But the only evidence available is the perfect lack of evidence concerning the origin of the universe, or what came "before". I understand atheism, and as I've said, it's as reasonable as deism. So given that, atheism is 100% individual preference. My question is why reject hope--fear of disappointment and betrayal as happens with revealed religions? Better to resign yourself to the pessimistic possibility rather than be jilted again?
That response is far too glib. Why not check it out, whether God is there or not, then, if you're still tired, bored or whatever, just opt for oblivion. Would you dismiss trading in your car for a new flying yacht for free without even testing it in a similar cavalier fashion? Or are you worried about "qualifying" given all those residual revealed religious qualifications you were brought up to believe in? Or....were you originally brought up (read indoctrinated) as an atheist?
Yet you label yourself a deist????
Oh! I see - so this "absolute" standard cannot actually be applied then. So practically we're stuck with muddling through as best we can on questions of morality and almost all of it is - as I think I may have suggested - a matter of evolving convention.
BTW - I am of European origin too. It was only relevant because you - and I - are not still occupying the property of our ancestors but the property of some other tribe that has now been dispossessed. So much for the "unalienable rights" of all men.
Obviously, this wasn't addressed to me, but I thought I could perhaps add something by answering, as an atheist.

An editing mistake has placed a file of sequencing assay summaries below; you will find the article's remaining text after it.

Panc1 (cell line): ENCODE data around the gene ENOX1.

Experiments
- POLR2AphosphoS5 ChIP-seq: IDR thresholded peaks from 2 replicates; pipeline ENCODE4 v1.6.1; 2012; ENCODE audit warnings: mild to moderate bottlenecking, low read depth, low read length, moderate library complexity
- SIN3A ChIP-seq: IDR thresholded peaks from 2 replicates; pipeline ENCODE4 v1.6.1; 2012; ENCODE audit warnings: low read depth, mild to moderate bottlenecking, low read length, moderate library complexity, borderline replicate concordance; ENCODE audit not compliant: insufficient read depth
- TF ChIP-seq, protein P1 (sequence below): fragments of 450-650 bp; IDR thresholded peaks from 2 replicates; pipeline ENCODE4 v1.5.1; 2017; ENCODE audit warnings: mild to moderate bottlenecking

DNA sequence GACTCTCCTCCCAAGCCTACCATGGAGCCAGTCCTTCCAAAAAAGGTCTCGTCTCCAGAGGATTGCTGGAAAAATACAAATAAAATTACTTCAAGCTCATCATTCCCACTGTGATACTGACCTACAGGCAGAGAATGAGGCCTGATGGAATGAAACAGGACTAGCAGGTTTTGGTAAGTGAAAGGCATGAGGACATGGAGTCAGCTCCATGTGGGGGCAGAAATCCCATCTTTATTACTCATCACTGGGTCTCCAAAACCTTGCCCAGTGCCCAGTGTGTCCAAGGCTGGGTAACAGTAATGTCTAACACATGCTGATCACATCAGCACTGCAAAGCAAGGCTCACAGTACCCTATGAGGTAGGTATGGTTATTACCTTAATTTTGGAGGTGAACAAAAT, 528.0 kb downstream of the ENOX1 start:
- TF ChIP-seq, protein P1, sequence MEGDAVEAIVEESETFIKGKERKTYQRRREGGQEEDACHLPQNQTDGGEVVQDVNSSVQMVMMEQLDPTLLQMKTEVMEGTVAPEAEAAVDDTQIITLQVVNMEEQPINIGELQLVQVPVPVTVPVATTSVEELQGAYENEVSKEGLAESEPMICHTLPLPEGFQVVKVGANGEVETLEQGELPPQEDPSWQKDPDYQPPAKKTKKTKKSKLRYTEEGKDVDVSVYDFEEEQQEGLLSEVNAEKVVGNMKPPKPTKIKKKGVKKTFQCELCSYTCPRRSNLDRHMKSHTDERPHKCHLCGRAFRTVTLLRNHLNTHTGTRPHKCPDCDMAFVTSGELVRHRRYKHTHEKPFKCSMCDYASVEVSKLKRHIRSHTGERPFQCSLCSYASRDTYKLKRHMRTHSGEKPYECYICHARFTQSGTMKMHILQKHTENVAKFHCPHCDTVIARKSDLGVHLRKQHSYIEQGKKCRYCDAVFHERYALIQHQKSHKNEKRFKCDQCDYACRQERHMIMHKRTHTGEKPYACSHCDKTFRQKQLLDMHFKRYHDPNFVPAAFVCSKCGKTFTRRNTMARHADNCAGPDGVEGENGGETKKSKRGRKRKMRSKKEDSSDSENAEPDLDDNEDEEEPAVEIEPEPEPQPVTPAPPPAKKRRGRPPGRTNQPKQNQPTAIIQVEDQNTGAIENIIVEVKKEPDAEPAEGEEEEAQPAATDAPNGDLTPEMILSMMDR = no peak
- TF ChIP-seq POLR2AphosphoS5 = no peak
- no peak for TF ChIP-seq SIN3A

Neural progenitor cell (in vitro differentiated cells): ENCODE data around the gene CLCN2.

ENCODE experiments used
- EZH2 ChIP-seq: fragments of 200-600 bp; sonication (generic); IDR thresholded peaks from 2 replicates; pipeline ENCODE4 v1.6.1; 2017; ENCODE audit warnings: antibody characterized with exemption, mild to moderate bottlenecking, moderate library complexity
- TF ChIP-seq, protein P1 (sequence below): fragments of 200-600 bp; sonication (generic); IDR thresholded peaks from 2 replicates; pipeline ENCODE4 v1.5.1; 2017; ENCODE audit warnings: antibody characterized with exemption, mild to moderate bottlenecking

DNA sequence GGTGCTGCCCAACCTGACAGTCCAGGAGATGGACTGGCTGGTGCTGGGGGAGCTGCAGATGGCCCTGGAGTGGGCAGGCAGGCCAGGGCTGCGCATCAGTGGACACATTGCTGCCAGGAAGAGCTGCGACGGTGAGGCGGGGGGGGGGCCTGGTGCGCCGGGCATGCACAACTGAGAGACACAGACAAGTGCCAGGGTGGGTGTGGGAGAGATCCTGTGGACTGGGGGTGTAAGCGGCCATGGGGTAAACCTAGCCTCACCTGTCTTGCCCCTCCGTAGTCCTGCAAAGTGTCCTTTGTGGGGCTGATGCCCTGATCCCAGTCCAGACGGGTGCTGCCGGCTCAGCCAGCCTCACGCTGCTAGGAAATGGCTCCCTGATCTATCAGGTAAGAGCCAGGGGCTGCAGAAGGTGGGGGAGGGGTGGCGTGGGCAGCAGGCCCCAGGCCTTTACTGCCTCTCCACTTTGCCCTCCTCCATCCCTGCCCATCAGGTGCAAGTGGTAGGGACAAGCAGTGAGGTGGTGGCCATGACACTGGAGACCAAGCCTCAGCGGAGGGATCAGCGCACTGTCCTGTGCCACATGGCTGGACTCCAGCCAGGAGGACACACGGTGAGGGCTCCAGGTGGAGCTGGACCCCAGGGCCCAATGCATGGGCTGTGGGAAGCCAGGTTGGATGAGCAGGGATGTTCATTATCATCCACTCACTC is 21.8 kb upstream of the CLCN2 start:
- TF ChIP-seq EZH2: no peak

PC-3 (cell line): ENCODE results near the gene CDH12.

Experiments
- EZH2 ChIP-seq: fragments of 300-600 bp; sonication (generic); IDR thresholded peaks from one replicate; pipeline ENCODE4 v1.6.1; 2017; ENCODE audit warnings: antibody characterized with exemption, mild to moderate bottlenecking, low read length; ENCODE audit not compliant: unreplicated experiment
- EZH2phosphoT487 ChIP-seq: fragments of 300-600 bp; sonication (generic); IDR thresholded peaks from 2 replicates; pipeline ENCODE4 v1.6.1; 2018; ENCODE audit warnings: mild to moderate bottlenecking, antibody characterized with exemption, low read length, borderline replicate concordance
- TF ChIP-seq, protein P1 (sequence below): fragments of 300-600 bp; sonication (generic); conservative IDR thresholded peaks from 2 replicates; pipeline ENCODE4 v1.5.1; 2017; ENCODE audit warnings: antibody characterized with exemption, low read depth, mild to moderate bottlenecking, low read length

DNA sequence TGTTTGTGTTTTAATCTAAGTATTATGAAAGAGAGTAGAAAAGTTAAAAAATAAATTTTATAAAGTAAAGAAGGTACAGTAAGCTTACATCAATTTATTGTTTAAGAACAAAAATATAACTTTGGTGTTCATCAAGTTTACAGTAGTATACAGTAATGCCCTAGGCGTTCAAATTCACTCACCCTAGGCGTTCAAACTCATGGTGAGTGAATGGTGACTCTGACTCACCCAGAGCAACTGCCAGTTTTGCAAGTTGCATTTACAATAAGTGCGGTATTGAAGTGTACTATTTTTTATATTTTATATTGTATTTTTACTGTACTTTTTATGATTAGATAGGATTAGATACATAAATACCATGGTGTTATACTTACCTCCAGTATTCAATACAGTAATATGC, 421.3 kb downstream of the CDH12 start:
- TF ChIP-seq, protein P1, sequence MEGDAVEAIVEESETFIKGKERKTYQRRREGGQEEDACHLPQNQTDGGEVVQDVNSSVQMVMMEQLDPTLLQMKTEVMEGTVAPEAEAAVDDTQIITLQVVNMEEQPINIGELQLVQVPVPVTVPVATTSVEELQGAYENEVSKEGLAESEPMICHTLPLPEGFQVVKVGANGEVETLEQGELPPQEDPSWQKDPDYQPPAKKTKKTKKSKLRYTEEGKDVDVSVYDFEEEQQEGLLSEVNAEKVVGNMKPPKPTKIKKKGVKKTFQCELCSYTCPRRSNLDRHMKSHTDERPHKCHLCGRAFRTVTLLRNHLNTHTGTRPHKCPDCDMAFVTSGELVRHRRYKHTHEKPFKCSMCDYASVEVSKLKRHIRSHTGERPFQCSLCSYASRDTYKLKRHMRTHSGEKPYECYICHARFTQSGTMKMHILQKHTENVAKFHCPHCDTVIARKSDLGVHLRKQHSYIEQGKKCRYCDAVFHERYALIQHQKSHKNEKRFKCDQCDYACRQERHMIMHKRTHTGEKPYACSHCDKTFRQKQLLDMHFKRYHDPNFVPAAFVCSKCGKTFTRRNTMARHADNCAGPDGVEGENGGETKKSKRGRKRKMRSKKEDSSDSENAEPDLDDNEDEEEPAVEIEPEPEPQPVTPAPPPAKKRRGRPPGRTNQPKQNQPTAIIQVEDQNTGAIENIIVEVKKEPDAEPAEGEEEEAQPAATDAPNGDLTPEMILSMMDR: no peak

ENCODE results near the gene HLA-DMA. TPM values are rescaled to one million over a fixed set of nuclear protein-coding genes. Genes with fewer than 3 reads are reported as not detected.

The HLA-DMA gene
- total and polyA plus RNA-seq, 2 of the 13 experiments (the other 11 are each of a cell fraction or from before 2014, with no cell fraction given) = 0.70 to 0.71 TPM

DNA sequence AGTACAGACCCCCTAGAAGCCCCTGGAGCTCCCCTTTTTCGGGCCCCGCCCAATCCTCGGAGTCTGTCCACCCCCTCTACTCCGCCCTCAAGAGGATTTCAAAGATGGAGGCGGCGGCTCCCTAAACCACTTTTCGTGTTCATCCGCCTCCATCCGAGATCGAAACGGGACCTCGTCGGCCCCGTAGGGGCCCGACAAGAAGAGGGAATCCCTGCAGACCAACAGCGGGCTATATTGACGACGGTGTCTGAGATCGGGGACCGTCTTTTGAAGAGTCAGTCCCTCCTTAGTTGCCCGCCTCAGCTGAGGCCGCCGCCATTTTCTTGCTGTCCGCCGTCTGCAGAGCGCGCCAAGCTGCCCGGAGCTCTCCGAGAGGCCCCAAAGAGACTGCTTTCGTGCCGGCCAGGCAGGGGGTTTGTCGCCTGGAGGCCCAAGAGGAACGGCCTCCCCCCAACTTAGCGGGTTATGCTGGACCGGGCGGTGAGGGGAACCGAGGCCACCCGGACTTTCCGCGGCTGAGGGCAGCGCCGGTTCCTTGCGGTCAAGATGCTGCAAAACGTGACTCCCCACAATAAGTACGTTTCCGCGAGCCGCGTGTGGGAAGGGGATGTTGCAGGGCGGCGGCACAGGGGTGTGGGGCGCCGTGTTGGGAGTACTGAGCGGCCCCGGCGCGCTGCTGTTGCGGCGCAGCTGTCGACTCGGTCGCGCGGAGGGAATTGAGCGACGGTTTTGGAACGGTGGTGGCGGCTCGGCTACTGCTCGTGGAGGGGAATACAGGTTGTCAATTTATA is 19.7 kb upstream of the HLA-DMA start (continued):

Unlike some atheists, I don't have any issues with deism. But for me, it doesn't represent 'hope', just as atheism doesn't represent a 'pessimistic possibility'. It's an attempt for self-honesty is all. I find it quite comforting, although you could make the argument that this is me finding the good in an existing belief/non-belief, rather than anything inherent in atheism.
Ultimately, my position is that there is a lot I don't know. A non-interventionist God could be part of that. Who knows? A whole pantheon of those could exist. But if they do, what do I know about them? About the afterlife? About their wants for humanity, or whether they have an interest in us? Nothing
What impact, then, would they have on me here on Earth? On my behaviours? None..
I try to live with a longer term view. To leave the world in a better state than I found it. It's not my atheism that determines that, since it could as easily support an extreme hedonism, but that's my life philosophy, for many reasons.
Obviously much of this was targetted at @RRex and his responses, so I know it doesn't directly relate to me. But suffice to say, I was raised in a Christian family (if not devout) and I do try to keep an open mind when considering religion and spirituality. But it's unlikely that any would convince me, since the means for me being convinced is kinda a high bar, I suspect.
Perhaps a personal revelation would do it, but that's pretty unlikely from a Deistic position.
Perhaps you "see" but I'm afraid I don't. Morality is absolute, at least for adults, and is there for all adults to either listen to or ignore. "Listen to what?" you may ask. To the inherent knowledge we have of what the person will feel by what you do to them, knowledge enabled by our full self awareness by which we put ourselves in their shoes. BTW, sarcasm is nothing but a method for rationalizing our lack of dedication to the Truth, and an irritating deflection for others.